Mark noticed something wrong with his son. The two-year-old’s penis felt swollen and he was aching. Mark, who lives in San Francisco and takes care of the boy, took out his Android smartphone and took pictures to document the problem so he could track its progression.
This was on a Friday night in February 2021. Mark’s wife called the doctor to make an emergency appointment, via video — they were in the middle of the pandemic. A nurse asked them to send pictures so the doctor could look at them before the appointment.
Mark’s wife took her husband’s cell phone and streamed close-ups of her son’s groin area to her iPhone so she could upload them to the office’s messaging system.
That episode cost Mark more than a decade of contacts, emails and photos and made him a target of investigation. The man — who asked to be identified only by his first name — was captured by an algorithmic net designed to hook people who exchange material on child sexual abuse.
Because they analyze such a large volume of data, technology companies have been under pressure to examine material passing through their servers to detect and prevent criminal behavior. Advocates for children and teens say such cooperation is essential to combat the online spread of sexual abuse images.
But that work can involve spying on private files and, in at least two episodes brought to light by the New York Times, it has led to innocent behavior being viewed in a sinister light.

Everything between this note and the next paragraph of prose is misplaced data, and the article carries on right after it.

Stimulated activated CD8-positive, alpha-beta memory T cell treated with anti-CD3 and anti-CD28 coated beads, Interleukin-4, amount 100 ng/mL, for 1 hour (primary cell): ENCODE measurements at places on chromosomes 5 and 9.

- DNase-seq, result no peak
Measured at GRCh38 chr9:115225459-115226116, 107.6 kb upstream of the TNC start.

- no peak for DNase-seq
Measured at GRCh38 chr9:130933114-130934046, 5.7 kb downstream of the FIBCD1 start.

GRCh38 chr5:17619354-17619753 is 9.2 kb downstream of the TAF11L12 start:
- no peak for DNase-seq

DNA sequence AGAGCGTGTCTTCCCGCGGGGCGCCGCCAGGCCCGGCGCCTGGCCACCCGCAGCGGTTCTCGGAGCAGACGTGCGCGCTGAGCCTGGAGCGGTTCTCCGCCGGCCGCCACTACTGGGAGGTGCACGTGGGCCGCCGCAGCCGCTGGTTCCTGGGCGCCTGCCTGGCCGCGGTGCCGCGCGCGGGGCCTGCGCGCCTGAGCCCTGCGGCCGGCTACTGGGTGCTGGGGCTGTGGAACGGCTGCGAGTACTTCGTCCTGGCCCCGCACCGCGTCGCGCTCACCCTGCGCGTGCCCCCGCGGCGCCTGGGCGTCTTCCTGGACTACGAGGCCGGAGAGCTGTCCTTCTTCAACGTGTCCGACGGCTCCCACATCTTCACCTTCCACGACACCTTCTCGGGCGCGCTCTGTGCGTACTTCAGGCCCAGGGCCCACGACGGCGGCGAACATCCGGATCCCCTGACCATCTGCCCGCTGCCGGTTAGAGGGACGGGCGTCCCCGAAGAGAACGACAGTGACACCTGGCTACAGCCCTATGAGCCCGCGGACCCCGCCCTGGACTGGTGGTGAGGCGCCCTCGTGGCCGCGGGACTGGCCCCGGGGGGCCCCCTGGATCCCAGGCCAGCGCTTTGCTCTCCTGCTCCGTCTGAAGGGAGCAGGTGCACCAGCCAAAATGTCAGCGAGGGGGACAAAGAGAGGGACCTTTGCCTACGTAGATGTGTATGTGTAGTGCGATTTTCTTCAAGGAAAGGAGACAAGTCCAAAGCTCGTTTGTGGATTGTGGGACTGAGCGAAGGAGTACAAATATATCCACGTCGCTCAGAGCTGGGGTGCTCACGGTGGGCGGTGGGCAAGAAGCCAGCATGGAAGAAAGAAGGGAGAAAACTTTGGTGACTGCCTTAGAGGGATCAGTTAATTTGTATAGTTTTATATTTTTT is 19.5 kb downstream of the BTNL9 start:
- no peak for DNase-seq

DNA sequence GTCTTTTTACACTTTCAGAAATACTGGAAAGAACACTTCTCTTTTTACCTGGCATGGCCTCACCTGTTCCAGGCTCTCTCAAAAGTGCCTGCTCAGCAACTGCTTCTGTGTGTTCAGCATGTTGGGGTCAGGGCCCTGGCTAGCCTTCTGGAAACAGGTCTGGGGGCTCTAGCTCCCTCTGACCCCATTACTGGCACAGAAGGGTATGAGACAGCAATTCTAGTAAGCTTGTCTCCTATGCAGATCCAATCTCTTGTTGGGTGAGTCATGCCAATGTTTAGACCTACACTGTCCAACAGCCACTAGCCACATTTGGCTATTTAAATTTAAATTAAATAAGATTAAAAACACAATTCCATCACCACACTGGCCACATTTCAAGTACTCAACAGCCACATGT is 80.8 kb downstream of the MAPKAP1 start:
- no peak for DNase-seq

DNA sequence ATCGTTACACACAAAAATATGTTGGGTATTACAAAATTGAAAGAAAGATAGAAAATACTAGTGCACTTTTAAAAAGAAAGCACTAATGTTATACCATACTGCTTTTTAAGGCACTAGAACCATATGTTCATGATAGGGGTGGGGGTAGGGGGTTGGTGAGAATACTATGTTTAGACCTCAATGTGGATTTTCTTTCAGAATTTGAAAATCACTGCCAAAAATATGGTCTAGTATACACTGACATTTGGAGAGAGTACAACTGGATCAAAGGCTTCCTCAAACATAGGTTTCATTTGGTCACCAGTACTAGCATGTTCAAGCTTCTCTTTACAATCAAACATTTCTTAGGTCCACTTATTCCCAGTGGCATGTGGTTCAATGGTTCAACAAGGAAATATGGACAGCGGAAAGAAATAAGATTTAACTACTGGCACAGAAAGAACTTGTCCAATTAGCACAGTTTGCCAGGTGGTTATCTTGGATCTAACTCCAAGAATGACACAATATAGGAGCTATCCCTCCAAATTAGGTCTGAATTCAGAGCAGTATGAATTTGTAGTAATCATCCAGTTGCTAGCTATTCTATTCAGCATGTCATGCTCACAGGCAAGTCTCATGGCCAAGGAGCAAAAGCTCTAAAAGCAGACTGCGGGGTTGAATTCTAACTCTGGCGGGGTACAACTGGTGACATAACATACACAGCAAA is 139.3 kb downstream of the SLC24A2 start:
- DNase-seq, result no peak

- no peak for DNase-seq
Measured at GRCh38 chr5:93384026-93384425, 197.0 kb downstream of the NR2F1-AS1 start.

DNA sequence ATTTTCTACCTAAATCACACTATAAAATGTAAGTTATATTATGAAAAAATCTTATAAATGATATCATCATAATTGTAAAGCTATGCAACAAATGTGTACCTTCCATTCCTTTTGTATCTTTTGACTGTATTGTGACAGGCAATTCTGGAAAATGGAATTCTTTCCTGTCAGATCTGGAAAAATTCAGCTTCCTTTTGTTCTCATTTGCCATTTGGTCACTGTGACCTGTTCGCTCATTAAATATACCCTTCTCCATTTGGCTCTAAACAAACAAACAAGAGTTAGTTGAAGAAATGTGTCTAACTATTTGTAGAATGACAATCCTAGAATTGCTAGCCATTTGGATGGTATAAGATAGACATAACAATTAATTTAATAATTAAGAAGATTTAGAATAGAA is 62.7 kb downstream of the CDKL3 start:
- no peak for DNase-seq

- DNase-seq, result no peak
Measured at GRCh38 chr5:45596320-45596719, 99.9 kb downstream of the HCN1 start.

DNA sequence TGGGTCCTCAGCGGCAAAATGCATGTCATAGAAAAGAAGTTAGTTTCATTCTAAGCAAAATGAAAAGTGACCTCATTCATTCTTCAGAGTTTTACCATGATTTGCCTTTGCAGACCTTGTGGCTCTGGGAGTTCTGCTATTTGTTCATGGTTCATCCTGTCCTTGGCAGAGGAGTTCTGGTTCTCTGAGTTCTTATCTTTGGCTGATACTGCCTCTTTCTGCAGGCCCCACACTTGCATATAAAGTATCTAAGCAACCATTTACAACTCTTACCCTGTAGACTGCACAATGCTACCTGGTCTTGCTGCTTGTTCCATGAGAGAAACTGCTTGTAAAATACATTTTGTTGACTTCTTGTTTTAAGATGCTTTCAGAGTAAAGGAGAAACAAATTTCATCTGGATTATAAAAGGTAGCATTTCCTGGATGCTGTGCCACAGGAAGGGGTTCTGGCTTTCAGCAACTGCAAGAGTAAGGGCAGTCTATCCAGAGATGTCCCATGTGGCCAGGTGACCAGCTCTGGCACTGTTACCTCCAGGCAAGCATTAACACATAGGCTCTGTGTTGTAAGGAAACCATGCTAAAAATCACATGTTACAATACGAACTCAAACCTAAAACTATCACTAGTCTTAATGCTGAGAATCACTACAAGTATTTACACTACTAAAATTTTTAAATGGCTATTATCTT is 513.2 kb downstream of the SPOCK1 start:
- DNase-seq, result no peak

Technologist Jon Callas, from an organization that defends digital civil liberties, says the cases act as warnings for this type of situation.
Mark, who is in his 45s, created a Gmail account in the mid-2000s and has since made heavy use of Google. Two days after the photos, Mark’s phone made a notification sound: his account had been disabled due to “harmful content” that constituted “a serious violation of Google’s policies and was possibly illegal.”
A link took him to a list of possible reasons, including “child sexual abuse and exploitation.” Mark was confused at first, but then he remembered his son’s infection. “My God,” he thought, “Google must think that was child pornography.”
He filled out a form requesting a review of Google’s decision and explaining the boy’s infection. At the same time, he discovered the ripple effect of rejecting the company. Not only did he lose emails, contact details from friends and former colleagues, and documentation from his son’s early years, but his Google Fi account was closed — he had to acquire a new number with another carrier.
Without access to his phone and email, he couldn’t get the passwords he needed to access his other internet accounts. He has been excluded from much of digital life.
In a statement, Google said: “Child sexual abuse material is abhorrent. We are committed to preventing its spread on our platforms.”
A few days after the appeal was filed, Google responded that it would not restore Mark’s account, without further explanation.
Meanwhile, the same scenario played out in Texas. A boy, also two years old, had an infection in his “private parts,” as his father wrote in a post I came across while writing about Mark’s story. At the pediatrician’s request, Cassio — who also asked to be identified only by his first name — used an Android phone to take photos, automatically saved to Google Photos. He then sent the images to the woman via Google chat.
Cassio was in the process of buying a house when his Gmail account was deactivated. “It was a headache,” she says.
The first tool used by the industry to seriously hamper the vast online exchange of child pornography was PhotoDNA, a database of known images of abuse, converted into unique digital codes. It could be used to scan large numbers of photos quickly to detect a match, even with small changes. After Microsoft launched the system in 2009, Facebook and other companies started using it.